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Sather says Rangers, Stepan ‘too far apart’ on money

Sep 12, 2013, 2:30 PM EDT


Talks are ongoing between Rangers GM Glen Sather and unsigned RFA Derek Stepan, but the two sides still aren’t close to a deal.

On Thursday, the second straight day Stepan wasn’t at training camp, Sather told ESPN New York that Stepan was open to the idea of a two-year bridge deal, but that the two sides are “too far apart” on money.

It’s not surprising Stepan’s been offered the bridge deal — a short-term contract many young players sign once their entry-level deal expires.

New York stood firm on one during negotiations with Michael Del Zotto (which he ultimately signed) and the bridge contract has been popping up more and more lately, a byproduct of the reduced salary cap.

Toronto forward Nazem Kadri signed one — a two-year, $5.8 million deal — as did Phoenix’s Mikkel Boedker (two years, $5.1 million) and Washington’s Marcus Johansson (two years, $4 million).

Stepan, though, is in a bit of a different situation.

At 23, he’s already played three full seasons (or two-and-a-half, depending on how you classify the shortened season) and 37 playoff games.

He led the Rangers in scoring last year and projects to be the club’s No. 1 center this season, barring a miraculous bounce-back from Brad Richards.

As such, Stepan could be looking for a long-term deal like the ones signed by Cody Hodgson (six years, $25.5 million) or Adam Henrique (six years, $24 million) — or, fellow Rangers teammate Ryan McDonagh.

Good luck getting that out of Sather, though.

“I am not going to give a long-term contract at this stage and he is a good player, a smart player, a good team guy,” Sather said of Stepan earlier this summer. “There is certainly nothing wrong with him, but you need to wait a little while before you get the big bucks.”

  1. ntvd7 - Sep 12, 2013 at 3:13 PM

    Heart, soul, guts

    Sign this guy before someone else takes him…

  2. lbeezyse - Sep 12, 2013 at 4:13 PM

    How is it that Sather won’t pay a highly touted #1 center (those guys don’t grow on trees), but will pay mega bucks for Richards, Gaborik, (who was that D-man they gave all that $ to?), Gomez?, & others? I think the kid has proven himself & if you could lock him up for 6 years at $30 mil it’s a steal imo. Wild fan here, but this doesn’t make sense to me what Sather is doing. I’d take him on a 6/30 deal in a heartbeat.

    • withseidelinn - Sep 12, 2013 at 4:16 PM

      They don’t have the room for 6/30. They need him to take a bridge deal to stay cap compliant.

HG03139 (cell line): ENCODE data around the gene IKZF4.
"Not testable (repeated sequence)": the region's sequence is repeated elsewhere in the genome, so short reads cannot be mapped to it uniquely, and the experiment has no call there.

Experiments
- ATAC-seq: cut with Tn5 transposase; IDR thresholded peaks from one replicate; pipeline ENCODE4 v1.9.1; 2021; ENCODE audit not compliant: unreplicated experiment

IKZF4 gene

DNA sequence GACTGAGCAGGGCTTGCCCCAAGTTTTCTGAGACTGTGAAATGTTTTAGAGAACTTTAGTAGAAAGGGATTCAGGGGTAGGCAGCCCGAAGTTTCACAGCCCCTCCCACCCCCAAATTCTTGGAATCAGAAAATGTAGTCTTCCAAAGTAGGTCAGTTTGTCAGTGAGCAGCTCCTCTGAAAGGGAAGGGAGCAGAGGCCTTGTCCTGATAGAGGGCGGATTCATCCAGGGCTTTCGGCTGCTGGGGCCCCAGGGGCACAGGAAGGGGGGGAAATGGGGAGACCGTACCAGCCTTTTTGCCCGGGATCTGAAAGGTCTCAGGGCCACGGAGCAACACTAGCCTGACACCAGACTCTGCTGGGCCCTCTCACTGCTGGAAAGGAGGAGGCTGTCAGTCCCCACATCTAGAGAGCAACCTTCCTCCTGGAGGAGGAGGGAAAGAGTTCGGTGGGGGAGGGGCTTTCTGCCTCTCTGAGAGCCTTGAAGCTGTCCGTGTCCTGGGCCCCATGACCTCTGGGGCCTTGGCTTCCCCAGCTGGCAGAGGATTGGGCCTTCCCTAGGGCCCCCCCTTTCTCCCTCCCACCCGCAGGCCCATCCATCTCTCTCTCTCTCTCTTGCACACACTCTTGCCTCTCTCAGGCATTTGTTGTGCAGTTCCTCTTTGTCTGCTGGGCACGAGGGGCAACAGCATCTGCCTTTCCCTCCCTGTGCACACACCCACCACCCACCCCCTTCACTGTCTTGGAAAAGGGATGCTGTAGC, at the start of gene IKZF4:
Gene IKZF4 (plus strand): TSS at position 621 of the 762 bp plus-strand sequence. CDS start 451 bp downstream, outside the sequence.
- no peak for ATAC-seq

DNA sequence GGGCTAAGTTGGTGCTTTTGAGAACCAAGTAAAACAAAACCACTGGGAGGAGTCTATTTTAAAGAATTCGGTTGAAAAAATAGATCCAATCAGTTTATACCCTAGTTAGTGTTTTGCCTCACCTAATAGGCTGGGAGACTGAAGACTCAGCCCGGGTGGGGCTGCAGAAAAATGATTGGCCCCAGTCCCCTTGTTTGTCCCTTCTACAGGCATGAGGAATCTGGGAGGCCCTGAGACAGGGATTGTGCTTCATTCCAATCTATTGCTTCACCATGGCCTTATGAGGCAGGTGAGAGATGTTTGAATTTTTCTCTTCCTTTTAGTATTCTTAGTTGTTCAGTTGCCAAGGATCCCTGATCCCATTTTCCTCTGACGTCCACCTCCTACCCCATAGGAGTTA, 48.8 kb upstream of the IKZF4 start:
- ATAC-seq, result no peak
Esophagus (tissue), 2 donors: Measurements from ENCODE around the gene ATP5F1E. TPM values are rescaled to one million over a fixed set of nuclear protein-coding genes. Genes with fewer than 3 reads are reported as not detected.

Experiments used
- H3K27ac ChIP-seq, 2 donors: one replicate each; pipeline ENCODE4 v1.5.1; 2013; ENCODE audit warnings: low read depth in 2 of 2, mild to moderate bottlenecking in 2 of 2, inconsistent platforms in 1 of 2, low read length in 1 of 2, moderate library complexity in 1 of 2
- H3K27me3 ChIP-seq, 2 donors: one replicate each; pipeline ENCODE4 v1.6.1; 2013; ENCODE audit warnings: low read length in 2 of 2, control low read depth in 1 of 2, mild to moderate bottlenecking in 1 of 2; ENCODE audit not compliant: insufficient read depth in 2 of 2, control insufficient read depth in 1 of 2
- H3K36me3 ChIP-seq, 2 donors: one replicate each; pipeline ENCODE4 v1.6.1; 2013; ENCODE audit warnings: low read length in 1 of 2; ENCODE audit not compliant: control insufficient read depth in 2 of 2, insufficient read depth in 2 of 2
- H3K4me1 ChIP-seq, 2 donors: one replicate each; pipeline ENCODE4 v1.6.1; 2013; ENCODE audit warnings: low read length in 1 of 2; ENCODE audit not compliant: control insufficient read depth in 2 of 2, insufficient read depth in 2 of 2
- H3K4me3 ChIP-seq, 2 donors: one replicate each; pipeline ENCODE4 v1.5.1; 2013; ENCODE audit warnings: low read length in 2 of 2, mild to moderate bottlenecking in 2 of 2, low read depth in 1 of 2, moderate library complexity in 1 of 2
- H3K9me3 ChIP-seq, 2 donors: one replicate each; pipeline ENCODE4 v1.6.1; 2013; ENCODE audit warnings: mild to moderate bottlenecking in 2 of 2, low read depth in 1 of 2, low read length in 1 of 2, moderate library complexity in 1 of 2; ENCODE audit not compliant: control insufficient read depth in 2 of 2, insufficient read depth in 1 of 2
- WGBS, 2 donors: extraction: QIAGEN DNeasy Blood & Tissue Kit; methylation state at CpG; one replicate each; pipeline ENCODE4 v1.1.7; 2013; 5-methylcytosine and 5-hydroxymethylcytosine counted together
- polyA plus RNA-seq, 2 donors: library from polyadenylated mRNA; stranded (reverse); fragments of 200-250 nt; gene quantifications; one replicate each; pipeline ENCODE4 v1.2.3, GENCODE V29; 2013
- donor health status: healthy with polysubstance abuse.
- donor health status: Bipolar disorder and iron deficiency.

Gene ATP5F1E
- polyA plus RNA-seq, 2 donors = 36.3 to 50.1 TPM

3. gmenfan1982 - Sep 12, 2013 at 4:54 PM

    C’mon Stepan. Give a hometown discount for the great organization you play for. Sign a bridge deal and you will get your bigger contract when the cap rises.

    • buckyblackhawk - Sep 12, 2013 at 5:03 PM

      C’mon, hometown discount after 2 years on an entry deal? He wants to get paid and deserves it. Can you really blame him? Will any teams put in an offer sheet on him?

      • hockeydon10 - Sep 13, 2013 at 8:34 AM

        I’ve often wondered about this. He’s open to a bridge deal and wants X dollars.

        What’s to stop some bottom half team with the money from offering him a 2 year deal for the money he wants? Then Sather either has to give him that amount or lose an established player.

        Is there something in the rules prohibiting this or is it more of the ‘old boys network’?

      • 950003cups - Sep 13, 2013 at 3:02 PM


        What stops teams from doing this is something in the CBA called “COMPENSATION”. If you sign an RFA to an offer sheet, and the team he is currently on refuses to match it, the team ho gave the offer sheet will get their man, but also give up compensation. Which varies depending on the amount of the offer sheet. Here are the compensation payouts based on yearly average salary (aka CAP)

        A) $1,110,249 or below – No Compensation

        B) Over $1,110,249 to $1,682,194 – 3rd round pick

        C) Over $1,682,194 to $3,364,391 – 2nd round pick

        D) Over $3,364,391 to $5,046,585 – 1st round pick, 3rd

        E) Over $5,046,585 to $6,728,781 – 1st round pick, 2nd, 3rd

        F) Over $6,728,781 To $8,410,976 – Two 1st Round Picks, 2nd, 3rd

        G) Over $8,410,976 – Four 1st Round Picks

        So, in Stepan’s case, a team would have to offer him #E for the rangers to balk at the contract, thus awarding them a 1st, 2nd, and a 3rd round pick. That’s a hefty price tag.

    • hockeyflow33 - Sep 12, 2013 at 8:29 PM

      Let us know when you take a hometown discount at your job

  4. cameltoews - Sep 12, 2013 at 7:55 PM

    No one is going to offer sheet him bc the rangers will match regardless even if that means trades an putting guys in the minors. Also, next year as well as the coming years the rangers will have enough room and money to screw the team that tried to give Step an offer sheet.

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